Acrobats fall during US circus stunt; several hurt
PROVIDENCE, Rhode Island (AP) — A support frame collapsed during a hair-hanging stunt at a U.S. circus performance Sunday, sending eight acrobats falling to the ground. Nine performers were seriously injured, including a dancer below, while others suffered less serious injuries.
The accident was reported about 45 minutes into the Ringling Bros. and Barnum and Bailey Circus’ Legends show in Rhode Island.
Stephen Payne, a spokesman for Feld Entertainment, the parent company of Ringling Bros., said the accident happened during an act in which eight performers hang “like a human chandelier” using their hair.
He said the metal-frame apparatus came free from its metal truss. The eight women fell up to 40 feet (12 meters), landing on a dancer on the ground.
All the performers have been doing “some variation of this act for some time,” Payne said. The current incarnation of the act began in January, he said.
Providence Public Safety Commissioner Steven Pare said officials and inspectors haven’t yet determined what caused the accident. He said none of the injuries appears to be life-threatening.
Roman Garcia, general manager of the Legends show, asked people to pray for the performers.
“Everybody’s doing fine, everybody’s at the hospital, everybody’s conscious, everybody’s doing pretty well,” he said less than two hours after the accident.
Rhode Island Hospital in Providence admitted 11 patients with varying injuries, including one in critical condition, spokeswoman Jill Reuter said.
The hair-hanging stunt is described on the circus’ website as a “larger-than-life act” featuring eight female performers.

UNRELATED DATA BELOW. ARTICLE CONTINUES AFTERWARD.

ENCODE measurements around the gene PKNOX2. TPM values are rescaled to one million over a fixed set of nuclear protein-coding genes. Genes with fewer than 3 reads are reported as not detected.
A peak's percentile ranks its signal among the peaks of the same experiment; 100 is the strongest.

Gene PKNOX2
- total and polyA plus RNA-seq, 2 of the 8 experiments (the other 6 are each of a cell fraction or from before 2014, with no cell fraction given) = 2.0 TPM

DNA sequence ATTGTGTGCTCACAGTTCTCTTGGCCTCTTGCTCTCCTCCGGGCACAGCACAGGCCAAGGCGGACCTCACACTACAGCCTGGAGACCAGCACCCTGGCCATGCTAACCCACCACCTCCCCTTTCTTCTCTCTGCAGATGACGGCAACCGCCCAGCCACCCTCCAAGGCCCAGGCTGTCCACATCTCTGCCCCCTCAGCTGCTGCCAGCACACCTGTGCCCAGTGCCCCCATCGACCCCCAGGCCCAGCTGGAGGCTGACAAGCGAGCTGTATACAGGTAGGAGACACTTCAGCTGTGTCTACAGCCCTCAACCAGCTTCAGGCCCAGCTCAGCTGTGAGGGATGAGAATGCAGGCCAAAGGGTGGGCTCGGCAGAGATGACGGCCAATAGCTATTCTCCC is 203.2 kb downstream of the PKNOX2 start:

“These ‘hairialists’ perform a combination of choreography and cut-ups including spinning, hanging from hoops, and rolling down wrapped silks, all while being suspended 35 feet (10.6 meters) in the air by their hair alone,” the website says. “In this hair-raising act, audiences will even see the weight of three girls held aloft by the locks of only one of these tangled beauties.”
Video taken by audience members showed a curtain coming down, and several performers hanging around 25 feet (7.6 meters) in the air from an apparatus suspended from above. Seconds later, as they began to perform, the women fell and the metal apparatus landed on them.
“It just went crashing down,” said audience member Sydney Bragg, 14. “Everyone was freaking out. We heard this huge clatter and then we just heard the girls scream.”
She said spotlights were on the performers at the time, but all the lights went out after the fall.
Rosa Viveiros said she saw that the acrobats had fallen on top of at least one other performer on the ground, a man who stood up with his face bloodied. The acrobats remained still and did not get up, she said.
“We thought it was part of the circus,” said her husband, Joe.
A Ringling Bros. aerial performer was killed in 2004 in Minnesota when she was twirling 30 feet in the air on long chiffon scarves and the material gave way.
Associated Press writers Josh Cornfield in Philadelphia and Jessica Gresko in Washington contributed to this report.